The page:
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The political leaders we want

Vince Musewe

WHEN a system is not producing the results we want, we must change the system to get different results.

That system can only change when those in leadership realise and acknowledge that the old ways of doing things cannot create better results.

The foundation and progress of any nation can mostly be attributed to the quality of leadership of that nation.

Where we have good leaders, it goes without saying that we will experience their good qualities as reflected in how they govern and how they create an environment which motivates each and every citizen to do their best.

Where good leadership lacks, nations will regress as the value systems promoted or represented by bad leadership behaviour permeate all sectors of society.

Although Zimbabwe has all the human and natural resources to develop rapidly, we have failed to create an economy which meets everybody’s needs.

When leaders fail to imagine a better future, the country cannot progress. When leaders persecute critics and those who may differ, they create their own incompetence to lead.

We need to ask ourselves critical questions: Can our current crop of political leaders be able to serve the interest of the country and all Zimbabweans regardless of their political affiliation? Can they represent the interests of Zimbabweans in general? Can they be able to give their best to national interest? Can they tolerate those who differ?

Political power without leadership principles is dangerous as experienced worldwide.

When the priority of those in power is to stay in power even at the expense of development, it means that national interests come second.

The Zimbabwe we want needs an inclusive economic and social agenda that seeks to deliver value to all citizens.

It must be led by leaders who have a high self-esteem and who do not rule by instilling fear or perpetrating violence on perceived enemies.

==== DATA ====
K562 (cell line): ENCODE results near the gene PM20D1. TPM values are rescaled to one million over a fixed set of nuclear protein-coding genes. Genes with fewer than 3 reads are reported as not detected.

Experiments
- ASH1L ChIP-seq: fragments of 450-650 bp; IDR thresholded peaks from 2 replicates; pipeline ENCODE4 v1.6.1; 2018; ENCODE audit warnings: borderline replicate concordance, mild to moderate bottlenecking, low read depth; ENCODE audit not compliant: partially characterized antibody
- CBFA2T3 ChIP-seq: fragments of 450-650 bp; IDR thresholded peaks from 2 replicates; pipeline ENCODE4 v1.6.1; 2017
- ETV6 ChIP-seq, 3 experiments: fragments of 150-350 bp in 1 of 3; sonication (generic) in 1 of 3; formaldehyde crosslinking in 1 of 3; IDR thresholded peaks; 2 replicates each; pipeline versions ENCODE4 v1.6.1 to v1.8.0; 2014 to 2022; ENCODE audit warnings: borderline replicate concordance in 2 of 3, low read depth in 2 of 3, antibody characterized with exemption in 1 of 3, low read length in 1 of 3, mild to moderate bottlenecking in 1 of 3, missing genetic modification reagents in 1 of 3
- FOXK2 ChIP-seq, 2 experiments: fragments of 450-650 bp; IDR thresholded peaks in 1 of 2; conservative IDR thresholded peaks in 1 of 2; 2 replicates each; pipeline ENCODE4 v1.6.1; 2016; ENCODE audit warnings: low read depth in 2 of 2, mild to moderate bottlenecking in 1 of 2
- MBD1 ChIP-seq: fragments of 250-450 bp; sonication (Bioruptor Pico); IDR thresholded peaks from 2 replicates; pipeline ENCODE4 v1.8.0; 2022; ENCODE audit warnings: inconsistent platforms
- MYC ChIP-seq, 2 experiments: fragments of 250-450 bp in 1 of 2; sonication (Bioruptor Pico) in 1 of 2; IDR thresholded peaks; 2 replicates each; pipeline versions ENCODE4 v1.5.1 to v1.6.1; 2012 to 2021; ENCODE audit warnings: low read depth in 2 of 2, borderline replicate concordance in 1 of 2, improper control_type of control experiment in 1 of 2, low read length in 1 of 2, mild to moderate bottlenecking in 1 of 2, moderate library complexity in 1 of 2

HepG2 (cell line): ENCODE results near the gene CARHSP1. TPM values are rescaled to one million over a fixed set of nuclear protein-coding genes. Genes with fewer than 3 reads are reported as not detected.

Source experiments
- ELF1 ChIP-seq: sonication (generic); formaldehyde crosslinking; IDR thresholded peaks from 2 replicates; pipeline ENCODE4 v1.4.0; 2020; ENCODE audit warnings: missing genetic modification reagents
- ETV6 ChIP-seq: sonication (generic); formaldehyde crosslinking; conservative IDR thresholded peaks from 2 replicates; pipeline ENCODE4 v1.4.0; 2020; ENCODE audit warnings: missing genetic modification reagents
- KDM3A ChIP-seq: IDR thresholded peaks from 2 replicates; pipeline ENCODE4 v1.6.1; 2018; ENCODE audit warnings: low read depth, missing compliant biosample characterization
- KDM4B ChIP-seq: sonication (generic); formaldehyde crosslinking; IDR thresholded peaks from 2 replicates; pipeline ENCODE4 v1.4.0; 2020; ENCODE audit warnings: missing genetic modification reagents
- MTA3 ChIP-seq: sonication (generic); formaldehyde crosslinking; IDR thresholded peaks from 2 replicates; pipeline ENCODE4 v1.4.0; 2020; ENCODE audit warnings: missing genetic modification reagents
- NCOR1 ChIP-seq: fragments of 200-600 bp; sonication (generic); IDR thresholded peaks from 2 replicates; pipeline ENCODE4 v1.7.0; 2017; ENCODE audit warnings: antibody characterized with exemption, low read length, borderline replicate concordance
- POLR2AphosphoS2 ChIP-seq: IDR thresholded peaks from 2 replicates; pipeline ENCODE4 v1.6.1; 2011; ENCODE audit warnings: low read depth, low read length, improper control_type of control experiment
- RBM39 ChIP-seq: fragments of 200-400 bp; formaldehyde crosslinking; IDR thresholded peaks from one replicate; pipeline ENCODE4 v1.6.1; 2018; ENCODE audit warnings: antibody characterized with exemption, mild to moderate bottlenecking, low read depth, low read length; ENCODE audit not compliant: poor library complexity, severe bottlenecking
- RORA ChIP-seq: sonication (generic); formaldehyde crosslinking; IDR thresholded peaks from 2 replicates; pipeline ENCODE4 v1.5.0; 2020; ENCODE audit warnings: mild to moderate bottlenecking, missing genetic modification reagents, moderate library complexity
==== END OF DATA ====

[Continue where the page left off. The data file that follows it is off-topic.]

It must be led by leaders who appreciate that their role is to facilitate development and allow others to lead where necessary.

The leaders we want must have a compelling vision for our country driven by purpose.

Our leaders must be open to being questioned and challenged so that they may make better decisions.

In the Zimbabwe we want, leadership must be a privilege for those who have the competency to lead and not an entitlement.

If we assume that, indeed, we can get such leaders in Zimbabwe, the question would be: What should we expect them to do in order for Zimbabwe to rise?

The first step must be to create a participative democracy, where the Constitution is sacrosanct.

This participative democracy must be led by the people and leaders must not impose their selfish will; leaders are there to merely represent the interest of stakeholders and facilitate the attainment of the country’s full potential.

A participative democracy means that every citizen has a right not only to vote, but to continually challenge the status quo for the good of the country.

It means that every citizens must be afforded equal opportunity to participate in the economy. It also requires us as citizens to take responsibility for creating the circumstances we want without fear.

We need leaders who are not threatened by the truth; leaders who are not threatened by the different opinions of others, but encourage and embrace robust debate on everything; leaders who know that they don’t know what they don’t know and, therefore, must shed the “god complex” of knowing it all.

We also cannot afford personality cults to develop in the Zimbabwe we want, for that is the birthplace of dictators.

The answers that we need to revive Zimbabwe cannot be only found in the brains of one man or one political party or one organisation.

The myriad of opinions and ideas about our future must be encouraged and harnessed from all citizens for our good.

Above all, in the Zimbabwe we want, we want leaders who are value-driven and not money-driven; leaders who are genuinely concerned about the well-being of all citizens regardless of race or political affiliation.

We require leaders who are principled and are not driven by primitive material accumulation but by serving the needs of citizens.

If by any chance we are able to acquire the leaders we want, Zimbabwe will surely rise.

The questions we must ask next are: Does the current system we have in the selection or appointment of leaders take into account the quality of leaders we desire? How does one qualify to be a president, Senator, Member of Parliament or councillor? How should we deal with leaders who fail to deliver?

In my opinion, how we currently select or nominate leaders leaves much to be desired.

There is no set criteria besides being popular and sadly, popularity is hardly synonymous with competence.

Our country cannot progress as long as we do not espouse meritocracy and accountability.

Countries which were in much worse conditions than ours have progressed significantly and the only thing they got right was leadership.

Effective and principle centred leadership make all the difference. Food for thought.

Vince Musewe is an independent economist. You can contact him directly on vtmusewe@gmail.com

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